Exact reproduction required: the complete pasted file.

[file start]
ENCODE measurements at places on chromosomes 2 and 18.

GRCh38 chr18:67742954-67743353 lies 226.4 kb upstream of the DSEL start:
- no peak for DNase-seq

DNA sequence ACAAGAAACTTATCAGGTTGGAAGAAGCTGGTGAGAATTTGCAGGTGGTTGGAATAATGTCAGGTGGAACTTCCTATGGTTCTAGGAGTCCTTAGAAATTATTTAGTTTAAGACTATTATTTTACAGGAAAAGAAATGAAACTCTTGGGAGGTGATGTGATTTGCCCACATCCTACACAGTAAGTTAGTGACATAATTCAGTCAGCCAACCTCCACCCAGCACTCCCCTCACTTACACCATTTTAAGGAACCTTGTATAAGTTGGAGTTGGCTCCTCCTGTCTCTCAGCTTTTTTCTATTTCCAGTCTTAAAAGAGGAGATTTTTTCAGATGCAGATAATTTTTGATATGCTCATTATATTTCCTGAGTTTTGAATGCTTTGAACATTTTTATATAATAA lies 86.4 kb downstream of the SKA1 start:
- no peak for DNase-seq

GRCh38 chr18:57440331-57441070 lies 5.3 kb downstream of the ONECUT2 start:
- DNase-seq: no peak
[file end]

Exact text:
ENCODE measurements at places on chromosomes 2 and 18.

GRCh38 chr18:67742954-67743353 lies 226.4 kb upstream of the DSEL start:
- no peak for DNase-seq

DNA sequence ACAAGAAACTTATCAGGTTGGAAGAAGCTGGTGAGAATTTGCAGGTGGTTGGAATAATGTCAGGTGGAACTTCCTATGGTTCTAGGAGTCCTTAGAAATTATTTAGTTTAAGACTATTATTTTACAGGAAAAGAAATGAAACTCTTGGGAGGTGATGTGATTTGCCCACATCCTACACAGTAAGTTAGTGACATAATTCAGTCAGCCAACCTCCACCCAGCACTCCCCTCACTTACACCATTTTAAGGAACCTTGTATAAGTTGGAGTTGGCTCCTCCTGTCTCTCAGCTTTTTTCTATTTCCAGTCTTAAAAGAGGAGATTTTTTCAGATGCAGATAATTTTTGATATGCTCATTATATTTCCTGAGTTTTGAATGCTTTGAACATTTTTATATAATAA lies 86.4 kb downstream of the SKA1 start:
- no peak for DNase-seq

GRCh38 chr18:57440331-57441070 lies 5.3 kb downstream of the ONECUT2 start:
- DNase-seq: no peak